Revisiting DoS Attacks and Privacy in RFID-Enabled Networks Algorithmic Aspects of Wireless Sensor Networks
edited by: Shlomi Dolev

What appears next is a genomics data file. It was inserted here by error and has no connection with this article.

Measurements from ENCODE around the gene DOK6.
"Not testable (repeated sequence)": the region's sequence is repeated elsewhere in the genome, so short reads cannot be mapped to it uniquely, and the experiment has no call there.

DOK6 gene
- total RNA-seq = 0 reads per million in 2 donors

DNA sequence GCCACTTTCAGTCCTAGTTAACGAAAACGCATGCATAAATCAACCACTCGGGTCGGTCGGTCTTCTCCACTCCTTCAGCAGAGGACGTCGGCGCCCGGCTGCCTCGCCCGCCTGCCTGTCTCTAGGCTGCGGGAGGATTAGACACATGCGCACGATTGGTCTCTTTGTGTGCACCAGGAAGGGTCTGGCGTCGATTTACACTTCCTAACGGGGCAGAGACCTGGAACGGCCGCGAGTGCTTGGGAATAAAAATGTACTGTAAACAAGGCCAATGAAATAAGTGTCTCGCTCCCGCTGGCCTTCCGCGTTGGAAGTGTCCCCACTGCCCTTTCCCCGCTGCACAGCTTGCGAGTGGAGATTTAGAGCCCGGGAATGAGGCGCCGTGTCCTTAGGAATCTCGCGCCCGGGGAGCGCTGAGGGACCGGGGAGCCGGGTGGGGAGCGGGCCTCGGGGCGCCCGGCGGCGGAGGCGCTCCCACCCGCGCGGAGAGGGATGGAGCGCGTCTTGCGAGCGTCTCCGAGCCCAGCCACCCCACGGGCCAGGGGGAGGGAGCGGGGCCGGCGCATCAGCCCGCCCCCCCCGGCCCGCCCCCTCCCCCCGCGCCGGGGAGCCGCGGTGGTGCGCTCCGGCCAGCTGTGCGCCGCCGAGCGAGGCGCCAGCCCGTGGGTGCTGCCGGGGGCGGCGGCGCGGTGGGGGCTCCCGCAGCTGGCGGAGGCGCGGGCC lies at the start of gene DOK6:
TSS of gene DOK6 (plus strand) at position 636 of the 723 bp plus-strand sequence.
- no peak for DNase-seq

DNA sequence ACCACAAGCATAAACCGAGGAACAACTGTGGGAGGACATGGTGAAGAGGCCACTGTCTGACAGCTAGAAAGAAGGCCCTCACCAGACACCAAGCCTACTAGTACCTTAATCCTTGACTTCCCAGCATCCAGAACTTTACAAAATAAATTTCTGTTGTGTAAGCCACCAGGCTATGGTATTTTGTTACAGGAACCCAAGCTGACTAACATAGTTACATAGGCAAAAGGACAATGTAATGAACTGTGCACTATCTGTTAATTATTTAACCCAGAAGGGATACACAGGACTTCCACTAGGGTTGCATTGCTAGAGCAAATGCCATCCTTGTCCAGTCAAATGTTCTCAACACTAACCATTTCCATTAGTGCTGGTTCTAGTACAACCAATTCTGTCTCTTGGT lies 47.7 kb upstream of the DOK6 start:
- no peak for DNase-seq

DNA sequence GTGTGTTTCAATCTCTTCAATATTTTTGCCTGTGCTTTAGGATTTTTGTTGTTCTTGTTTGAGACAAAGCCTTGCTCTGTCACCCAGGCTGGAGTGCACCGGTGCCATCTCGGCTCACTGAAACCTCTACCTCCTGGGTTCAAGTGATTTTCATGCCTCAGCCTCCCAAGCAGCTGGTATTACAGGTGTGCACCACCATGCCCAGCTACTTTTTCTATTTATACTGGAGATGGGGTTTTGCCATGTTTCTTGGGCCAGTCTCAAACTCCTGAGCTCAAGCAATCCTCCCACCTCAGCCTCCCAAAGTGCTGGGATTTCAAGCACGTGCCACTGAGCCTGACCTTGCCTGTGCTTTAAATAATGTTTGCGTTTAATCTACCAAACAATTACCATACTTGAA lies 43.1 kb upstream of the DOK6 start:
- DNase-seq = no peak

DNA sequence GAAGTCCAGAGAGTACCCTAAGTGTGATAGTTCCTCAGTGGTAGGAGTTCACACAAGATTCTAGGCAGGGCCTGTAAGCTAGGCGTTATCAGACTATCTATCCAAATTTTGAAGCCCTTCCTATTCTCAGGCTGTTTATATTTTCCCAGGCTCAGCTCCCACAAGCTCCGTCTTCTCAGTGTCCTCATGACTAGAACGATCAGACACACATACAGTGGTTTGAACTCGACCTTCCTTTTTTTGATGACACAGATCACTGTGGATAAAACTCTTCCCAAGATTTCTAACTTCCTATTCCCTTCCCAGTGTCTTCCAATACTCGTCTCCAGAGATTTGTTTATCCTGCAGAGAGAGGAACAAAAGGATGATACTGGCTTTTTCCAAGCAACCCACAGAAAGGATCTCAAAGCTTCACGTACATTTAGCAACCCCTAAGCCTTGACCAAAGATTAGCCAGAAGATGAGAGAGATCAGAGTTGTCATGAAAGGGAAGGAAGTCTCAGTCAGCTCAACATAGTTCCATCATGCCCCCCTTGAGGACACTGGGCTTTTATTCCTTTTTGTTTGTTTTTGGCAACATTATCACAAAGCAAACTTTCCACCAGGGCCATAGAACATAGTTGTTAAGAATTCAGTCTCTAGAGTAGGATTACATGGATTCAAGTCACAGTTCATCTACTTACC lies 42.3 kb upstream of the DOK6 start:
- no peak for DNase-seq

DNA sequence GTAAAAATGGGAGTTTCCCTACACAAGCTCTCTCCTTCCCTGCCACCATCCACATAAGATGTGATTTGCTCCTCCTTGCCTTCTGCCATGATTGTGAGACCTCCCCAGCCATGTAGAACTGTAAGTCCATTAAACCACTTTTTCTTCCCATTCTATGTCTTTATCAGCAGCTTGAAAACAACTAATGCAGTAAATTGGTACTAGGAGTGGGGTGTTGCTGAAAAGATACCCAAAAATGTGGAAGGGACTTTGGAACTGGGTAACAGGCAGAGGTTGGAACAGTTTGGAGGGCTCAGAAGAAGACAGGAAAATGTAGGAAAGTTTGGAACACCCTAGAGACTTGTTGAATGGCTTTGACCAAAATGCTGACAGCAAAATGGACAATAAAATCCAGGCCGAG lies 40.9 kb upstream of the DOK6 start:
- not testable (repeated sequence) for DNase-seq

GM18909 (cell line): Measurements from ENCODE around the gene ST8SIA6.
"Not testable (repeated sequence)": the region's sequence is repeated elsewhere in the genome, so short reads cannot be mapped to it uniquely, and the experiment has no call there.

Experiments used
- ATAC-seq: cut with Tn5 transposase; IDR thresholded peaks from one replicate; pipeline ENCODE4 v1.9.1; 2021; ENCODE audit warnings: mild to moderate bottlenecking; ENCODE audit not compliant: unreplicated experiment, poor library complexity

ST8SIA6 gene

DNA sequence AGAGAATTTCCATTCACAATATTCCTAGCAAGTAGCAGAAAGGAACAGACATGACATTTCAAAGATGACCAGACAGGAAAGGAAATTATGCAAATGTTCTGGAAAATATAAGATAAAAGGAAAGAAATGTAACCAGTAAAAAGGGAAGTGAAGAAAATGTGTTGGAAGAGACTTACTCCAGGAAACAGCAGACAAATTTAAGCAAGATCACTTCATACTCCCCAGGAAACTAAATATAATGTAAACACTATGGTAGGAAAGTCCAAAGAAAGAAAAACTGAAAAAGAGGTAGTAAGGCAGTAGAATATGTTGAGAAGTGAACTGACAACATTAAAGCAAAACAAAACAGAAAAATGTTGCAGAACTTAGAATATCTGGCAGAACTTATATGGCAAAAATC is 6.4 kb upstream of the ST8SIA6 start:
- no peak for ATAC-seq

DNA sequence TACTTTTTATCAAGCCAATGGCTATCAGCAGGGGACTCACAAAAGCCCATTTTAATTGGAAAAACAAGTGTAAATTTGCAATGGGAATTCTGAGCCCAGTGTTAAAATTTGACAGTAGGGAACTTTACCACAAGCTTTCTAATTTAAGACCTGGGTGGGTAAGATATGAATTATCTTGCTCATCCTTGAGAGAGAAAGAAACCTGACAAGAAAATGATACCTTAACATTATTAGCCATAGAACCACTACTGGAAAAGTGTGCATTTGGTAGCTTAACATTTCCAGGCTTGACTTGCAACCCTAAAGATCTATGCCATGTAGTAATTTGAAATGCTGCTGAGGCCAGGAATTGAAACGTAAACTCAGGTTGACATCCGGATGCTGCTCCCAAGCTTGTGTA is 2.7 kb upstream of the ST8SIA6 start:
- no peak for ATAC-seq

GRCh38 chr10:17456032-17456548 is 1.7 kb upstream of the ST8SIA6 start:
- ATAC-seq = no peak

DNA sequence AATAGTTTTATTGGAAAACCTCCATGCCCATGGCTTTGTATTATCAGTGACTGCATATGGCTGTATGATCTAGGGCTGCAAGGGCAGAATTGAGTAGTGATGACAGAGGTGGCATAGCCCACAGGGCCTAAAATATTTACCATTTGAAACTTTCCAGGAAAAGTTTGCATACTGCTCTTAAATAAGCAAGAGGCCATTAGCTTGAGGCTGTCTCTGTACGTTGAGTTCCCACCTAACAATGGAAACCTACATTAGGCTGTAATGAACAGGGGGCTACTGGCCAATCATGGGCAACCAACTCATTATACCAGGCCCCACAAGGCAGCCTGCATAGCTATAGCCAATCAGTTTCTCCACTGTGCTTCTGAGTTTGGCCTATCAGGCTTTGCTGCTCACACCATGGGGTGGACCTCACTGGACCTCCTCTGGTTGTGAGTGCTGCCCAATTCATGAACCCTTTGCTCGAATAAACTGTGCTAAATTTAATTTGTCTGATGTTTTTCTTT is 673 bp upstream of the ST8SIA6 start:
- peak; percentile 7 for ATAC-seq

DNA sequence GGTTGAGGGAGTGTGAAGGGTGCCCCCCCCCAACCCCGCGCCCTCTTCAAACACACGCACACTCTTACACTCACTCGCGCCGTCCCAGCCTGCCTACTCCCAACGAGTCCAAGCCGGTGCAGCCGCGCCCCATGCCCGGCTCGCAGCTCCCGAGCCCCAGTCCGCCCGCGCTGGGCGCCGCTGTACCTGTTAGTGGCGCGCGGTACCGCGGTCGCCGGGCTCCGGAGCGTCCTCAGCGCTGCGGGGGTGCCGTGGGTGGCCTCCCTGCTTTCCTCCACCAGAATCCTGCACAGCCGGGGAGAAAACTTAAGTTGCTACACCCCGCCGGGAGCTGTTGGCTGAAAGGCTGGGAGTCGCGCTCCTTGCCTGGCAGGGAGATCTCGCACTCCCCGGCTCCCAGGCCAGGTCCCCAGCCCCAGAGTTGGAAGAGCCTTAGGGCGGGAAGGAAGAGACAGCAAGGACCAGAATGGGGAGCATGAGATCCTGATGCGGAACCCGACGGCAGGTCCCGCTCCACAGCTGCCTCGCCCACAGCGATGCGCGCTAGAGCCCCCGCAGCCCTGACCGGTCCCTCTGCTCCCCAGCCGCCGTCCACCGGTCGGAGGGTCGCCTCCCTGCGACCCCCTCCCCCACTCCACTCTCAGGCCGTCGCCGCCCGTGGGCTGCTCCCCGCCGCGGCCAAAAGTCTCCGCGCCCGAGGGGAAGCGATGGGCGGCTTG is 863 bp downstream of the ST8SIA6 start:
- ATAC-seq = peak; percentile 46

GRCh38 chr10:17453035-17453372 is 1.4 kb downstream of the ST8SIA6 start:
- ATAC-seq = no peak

Vaudenay presented in [ASIACRYPT 2007] a general RFID security and privacy model that abstracts some previous works in a single, concise, and much more understandable framework. He introduced eight distinct notions of privacy, corresponding to adversaries of different strength, and proved some possibility and impossibility results for such privacy notions. However, some interesting problems as: 1) achieving stronger privacy using low-cost tags (i.e., tags that usually can not perform public-key cryptography), 2) achieving stronger privacy in presence of side-channel attacks (e.g., DoS attacks, detection of the outputs of identification protocols), and 3) achieving stronger privacy under standard complexity-theoretic assumptions , are still left open. In this paper, we address the above problems and give two contributions. First of all we show that Vaudenay’s privacy notions are impossible to achieve in presence of DoS attacks. Therefore, we extend the model to better reflect the real-world scenario, where these attacks are easy to mount (e.g., by physically destroying/making inactive tags). More precisely, we refine Vaudenay’s privacy model to deal with DoS and DoS-like attacks, and introduce an additional privacy notion, referred to as semi-destructive privacy, which takes into account hardware features of some real-world tags. Then, we show an efficient RFID protocol that, by only using symmetric-key cryptography, satisfies the notion of semi-destructive privacy, under standard complexity-theoretic assumptions .